In coming days, the sample will be pulverized and sieved prior to delivery to the Chemistry and Mineralogy instrument (CheMin) and the Sample Analysis at Mars instrument (SAM) for chemical and compositional analysis.

Windjana is an outcrop of sandstone located at the base of a Martian butte named Mount Remarkable at “The “Kimberley Waypoint” – a science stopping point reached by the rover in early April 2014 halfway along its epic trek to towering Mount Sharp, the primary destination of the mission.

See herein our illustrative photo mosaics of the Kimberly Waypoint region assembled by the image processing team of Marco Di Lorenzo and Ken Kremer.

Multisol composite photo mosaic shows deployment of Curiosity’s rovers robotic arm and APXS X-ray spectrometer onto the ‘Winjana’ rock target at Mount Remarkable for evaluation as missions third drill target inside Gale Crater on Mars.  The colorized navcam raw images were stitched together from several Martian days up to Sol 612, April 26, 2014.   Credit: NASA/JPL-Caltech/Ken Kremer - kenkremer.com/Marco Di Lorenzo

Multisol composite photo mosaic shows deployment of Curiosity’s rovers robotic arm and APXS X-ray spectrometer onto the ‘Winjana’ rock target at Mount Remarkable for evaluation as missions third drill target inside Gale Crater on Mars. The colorized navcam raw images were stitched together from several Martian days up to Sol 612, April 26, 2014. Credit: NASA/JPL-Caltech/Ken Kremer – kenkremer.com/Marco Di Lorenzo

The first two drill campaigns conducted during 2013 at ‘John Klein’ and ‘Cumberland’ inside Yellowknife Bay were on mudstone rock outcrops.

The science team chose Windjana for drilling “to analyze the cementing material that holds together sand-size grains in this sandstone,” says NASA.

The Kimberley Waypoint was selected because it has interesting, complex stratigraphy,” Curiosity Principal Investigator John Grotzinger, of the California Institute of Technology, Pasadena, told me.

Curiosity snaps selfie at Kimberley waypoint with towering Mount Sharp backdrop on April 27, 2014 (Sol 613). Inset shows MAHLI camera image of rovers mini-drill test operation on April 29, 2014 (Sol 615) into “Windjama” rock target at Mount Remarkable butte.  MAHLI color photo mosaic assembled from raw images snapped on Sol 613, April 27, 2014. Credit: NASA/JPL/MSSS/Marco Di Lorenzo/Ken Kremer - kenkremer.com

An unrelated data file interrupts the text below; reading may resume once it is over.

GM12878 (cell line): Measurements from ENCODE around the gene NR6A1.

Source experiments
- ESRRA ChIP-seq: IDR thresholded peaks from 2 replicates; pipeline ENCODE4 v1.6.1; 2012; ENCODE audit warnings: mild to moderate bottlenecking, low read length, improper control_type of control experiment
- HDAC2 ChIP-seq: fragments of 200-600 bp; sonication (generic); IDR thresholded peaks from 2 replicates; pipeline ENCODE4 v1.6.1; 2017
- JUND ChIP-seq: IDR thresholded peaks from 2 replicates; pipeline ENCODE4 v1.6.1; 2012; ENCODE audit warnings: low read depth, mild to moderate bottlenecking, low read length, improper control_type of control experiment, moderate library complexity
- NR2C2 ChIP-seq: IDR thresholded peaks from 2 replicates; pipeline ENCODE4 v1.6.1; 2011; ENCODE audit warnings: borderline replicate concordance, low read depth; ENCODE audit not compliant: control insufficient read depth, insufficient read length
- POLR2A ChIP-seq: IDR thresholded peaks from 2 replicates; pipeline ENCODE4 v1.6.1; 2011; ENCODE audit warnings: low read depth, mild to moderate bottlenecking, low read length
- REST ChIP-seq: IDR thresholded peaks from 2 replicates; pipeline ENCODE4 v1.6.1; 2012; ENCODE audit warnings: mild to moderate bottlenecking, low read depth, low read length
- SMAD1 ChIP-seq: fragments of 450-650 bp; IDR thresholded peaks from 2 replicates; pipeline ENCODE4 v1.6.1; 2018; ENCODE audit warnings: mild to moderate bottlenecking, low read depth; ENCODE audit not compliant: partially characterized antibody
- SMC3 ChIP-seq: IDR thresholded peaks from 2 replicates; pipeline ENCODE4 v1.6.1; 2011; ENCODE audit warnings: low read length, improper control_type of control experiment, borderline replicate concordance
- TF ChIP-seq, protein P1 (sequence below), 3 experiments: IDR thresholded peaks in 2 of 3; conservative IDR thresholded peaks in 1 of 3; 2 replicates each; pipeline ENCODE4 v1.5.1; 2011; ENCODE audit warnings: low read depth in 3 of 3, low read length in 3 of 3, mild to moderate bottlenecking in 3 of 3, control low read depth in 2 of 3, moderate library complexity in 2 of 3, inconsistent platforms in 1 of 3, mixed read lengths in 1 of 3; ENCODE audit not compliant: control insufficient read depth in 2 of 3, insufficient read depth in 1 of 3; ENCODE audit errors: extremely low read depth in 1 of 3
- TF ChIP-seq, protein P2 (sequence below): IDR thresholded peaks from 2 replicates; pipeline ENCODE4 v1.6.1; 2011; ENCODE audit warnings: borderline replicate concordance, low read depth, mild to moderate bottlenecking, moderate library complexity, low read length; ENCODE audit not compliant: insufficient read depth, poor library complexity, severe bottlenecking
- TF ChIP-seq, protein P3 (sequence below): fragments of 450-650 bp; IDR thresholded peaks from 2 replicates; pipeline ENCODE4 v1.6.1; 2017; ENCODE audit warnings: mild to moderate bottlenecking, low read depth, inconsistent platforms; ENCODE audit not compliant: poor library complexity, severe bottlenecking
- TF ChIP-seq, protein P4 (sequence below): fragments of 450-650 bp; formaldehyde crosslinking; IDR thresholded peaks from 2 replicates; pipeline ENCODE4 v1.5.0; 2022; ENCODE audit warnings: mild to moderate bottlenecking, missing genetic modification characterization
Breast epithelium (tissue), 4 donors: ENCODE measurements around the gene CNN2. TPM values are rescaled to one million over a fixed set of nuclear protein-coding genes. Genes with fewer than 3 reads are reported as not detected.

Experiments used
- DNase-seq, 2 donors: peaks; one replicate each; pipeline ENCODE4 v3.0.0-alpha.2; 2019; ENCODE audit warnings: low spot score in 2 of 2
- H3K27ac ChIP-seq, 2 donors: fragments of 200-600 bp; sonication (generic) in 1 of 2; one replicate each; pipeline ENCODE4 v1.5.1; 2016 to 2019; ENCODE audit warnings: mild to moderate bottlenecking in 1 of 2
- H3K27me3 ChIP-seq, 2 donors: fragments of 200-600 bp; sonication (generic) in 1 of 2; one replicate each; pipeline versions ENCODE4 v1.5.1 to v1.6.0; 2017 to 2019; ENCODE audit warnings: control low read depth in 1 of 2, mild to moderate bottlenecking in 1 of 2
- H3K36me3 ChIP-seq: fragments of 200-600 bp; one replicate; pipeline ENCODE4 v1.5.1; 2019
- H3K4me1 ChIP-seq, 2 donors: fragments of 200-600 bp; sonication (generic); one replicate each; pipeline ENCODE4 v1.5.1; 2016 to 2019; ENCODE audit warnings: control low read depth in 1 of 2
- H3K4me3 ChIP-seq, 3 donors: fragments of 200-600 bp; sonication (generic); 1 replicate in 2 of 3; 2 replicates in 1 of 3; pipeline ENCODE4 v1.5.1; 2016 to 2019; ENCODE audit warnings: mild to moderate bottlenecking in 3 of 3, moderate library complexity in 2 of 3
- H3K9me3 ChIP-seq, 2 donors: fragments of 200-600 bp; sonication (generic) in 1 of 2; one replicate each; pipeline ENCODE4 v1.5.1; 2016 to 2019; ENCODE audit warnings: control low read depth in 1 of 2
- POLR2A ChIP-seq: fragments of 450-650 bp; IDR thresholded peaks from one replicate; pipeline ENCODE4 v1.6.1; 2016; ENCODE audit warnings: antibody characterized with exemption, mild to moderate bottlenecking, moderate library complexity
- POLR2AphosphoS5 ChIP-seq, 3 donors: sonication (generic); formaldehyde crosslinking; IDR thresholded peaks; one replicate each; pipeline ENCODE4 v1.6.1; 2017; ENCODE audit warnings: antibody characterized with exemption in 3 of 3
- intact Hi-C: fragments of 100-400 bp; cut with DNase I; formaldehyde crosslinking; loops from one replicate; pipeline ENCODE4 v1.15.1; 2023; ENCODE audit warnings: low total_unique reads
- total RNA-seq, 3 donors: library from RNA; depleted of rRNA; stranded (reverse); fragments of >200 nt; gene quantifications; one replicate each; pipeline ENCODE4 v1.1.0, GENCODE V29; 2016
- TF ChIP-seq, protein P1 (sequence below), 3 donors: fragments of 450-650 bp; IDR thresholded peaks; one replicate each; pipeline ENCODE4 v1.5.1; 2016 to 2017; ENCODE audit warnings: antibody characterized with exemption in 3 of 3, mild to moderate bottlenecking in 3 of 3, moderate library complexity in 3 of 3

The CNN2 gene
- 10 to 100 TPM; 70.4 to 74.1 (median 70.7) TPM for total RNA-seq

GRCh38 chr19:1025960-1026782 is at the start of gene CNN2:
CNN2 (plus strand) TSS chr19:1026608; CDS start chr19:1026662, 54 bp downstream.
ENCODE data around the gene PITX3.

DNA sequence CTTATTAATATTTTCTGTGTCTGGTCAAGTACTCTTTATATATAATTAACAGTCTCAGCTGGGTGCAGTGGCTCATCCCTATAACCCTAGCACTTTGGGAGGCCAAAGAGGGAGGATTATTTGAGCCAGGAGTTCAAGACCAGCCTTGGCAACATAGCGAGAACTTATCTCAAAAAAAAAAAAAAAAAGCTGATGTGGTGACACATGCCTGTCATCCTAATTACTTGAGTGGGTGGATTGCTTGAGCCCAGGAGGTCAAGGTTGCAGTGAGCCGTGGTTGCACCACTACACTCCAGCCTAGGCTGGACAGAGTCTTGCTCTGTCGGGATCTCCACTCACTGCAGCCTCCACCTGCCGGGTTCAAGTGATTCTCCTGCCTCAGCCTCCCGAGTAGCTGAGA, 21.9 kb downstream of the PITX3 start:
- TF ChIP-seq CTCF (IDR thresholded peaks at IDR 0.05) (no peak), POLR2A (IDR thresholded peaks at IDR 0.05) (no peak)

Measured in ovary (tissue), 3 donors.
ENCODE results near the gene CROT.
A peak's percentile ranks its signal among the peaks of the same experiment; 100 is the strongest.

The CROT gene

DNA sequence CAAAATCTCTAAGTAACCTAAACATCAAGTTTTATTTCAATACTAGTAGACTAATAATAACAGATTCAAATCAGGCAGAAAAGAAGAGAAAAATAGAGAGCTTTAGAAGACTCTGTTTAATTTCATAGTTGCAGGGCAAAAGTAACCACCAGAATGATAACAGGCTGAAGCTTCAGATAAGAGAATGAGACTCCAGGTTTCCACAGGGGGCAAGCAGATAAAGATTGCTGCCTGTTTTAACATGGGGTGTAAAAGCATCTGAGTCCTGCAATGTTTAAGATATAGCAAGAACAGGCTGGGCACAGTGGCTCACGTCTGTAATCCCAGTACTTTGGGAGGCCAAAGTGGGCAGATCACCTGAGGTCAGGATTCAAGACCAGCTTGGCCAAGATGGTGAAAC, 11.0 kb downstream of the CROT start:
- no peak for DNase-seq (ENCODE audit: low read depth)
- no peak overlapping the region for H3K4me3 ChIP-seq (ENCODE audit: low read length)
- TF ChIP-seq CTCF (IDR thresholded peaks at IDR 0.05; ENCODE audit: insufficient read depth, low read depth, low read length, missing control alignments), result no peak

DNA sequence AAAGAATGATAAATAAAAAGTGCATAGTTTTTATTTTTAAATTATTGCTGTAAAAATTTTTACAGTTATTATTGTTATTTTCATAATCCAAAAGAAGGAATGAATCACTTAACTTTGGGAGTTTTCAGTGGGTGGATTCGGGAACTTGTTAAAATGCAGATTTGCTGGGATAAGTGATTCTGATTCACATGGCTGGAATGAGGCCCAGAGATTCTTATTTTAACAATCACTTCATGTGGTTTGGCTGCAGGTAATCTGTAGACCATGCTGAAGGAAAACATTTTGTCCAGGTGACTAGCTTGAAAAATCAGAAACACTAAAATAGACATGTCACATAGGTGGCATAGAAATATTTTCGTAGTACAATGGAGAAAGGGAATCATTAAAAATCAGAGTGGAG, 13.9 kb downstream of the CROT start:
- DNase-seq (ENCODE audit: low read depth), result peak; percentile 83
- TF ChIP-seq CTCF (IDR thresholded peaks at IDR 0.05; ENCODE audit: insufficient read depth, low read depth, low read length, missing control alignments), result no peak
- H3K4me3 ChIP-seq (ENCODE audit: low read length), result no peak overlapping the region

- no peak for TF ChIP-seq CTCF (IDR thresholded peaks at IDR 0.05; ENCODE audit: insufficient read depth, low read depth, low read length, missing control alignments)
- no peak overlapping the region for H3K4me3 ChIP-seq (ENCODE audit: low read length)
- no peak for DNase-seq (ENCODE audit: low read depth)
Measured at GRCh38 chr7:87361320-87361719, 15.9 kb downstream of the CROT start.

Curiosity snaps selfie at Kimberley waypoint with towering Mount Sharp backdrop on April 27, 2014 (Sol 613). Inset shows MAHLI camera image of rovers mini-drill test operation on April 29, 2014 (Sol 615) into “Windjana” rock target at Mount Remarkable butte. MAHLI color photo mosaic assembled from raw images snapped on Sol 613, April 27, 2014. Credit: NASA/JPL/MSSS/Marco Di Lorenzo/Ken Kremer – kenkremer.com

Curiosity departed the ancient lakebed at the Yellowknife Bay region in July 2013 where she discovered a habitable zone with the key chemical elements and a chemical energy source that could have supported microbial life billions of years ago – and thereby accomplished the primary goal of the mission.

Windjama is about 2.5 miles (4 kilometers) southwest of Yellowknife Bay.

Curiosity still has about another 4 kilometers to go to reach the base of Mount Sharp sometime later this year.

Martian landscape with rows of curved rock outcrops at ‘Kimberly’ in the foreground and spectacular Mount Sharp on the horizon. NASA’s Curiosity Mars rover pulled into Kimberly waypoint dominated by layered rock outcrops as likely drilling site.  This colorized navcam camera photomosaic was assembled from imagery taken on Sol 576 (Mar. 20, 2014).  Credit: NASA/JPL-Caltech/Marco Di Lorenzo/Ken Kremer-kenkremer.com

Martian landscape with rows of curved rock outcrops at ‘Kimberly’ in the foreground and spectacular Mount Sharp on the horizon. NASA’s Curiosity Mars rover pulled into Kimberly waypoint dominated by layered rock outcrops as likely drilling site. This colorized navcam camera photomosaic was assembled from imagery taken on Sol 576 (Mar. 20, 2014). Credit: NASA/JPL-Caltech/Marco Di Lorenzo/Ken Kremer-kenkremer.com

The sedimentary foothills of Mount Sharp, which reaches 3.4 miles (5.5 km) into the Martian sky, is the 1 ton robots ultimate destination inside Gale Crater because it holds caches of water altered minerals. Such minerals could possibly indicate locations that sustained potential Martian life forms, past or present, if they ever existed.

Stay tuned here for Ken’s continuing Curiosity, Opportunity, Chang’e-3, SpaceX, Orbital Sciences, LADEE, MAVEN, MOM, Mars and more planetary and human spaceflight news.

Ken Kremer

Curiosity scans scientifically intriguing rock outcrops of gorgeous Martian terrain at ‘The Kimberley’ waypoint in search of next drilling location beside Mount Remarkable butte, at right.  Mastcam color photo mosaic assembled from raw images snapped on Sol 590, April 4, 2014. Credit: NASA/JPL/MSSS/Marco Di Lorenzo/Ken Kremer - kenkremer.com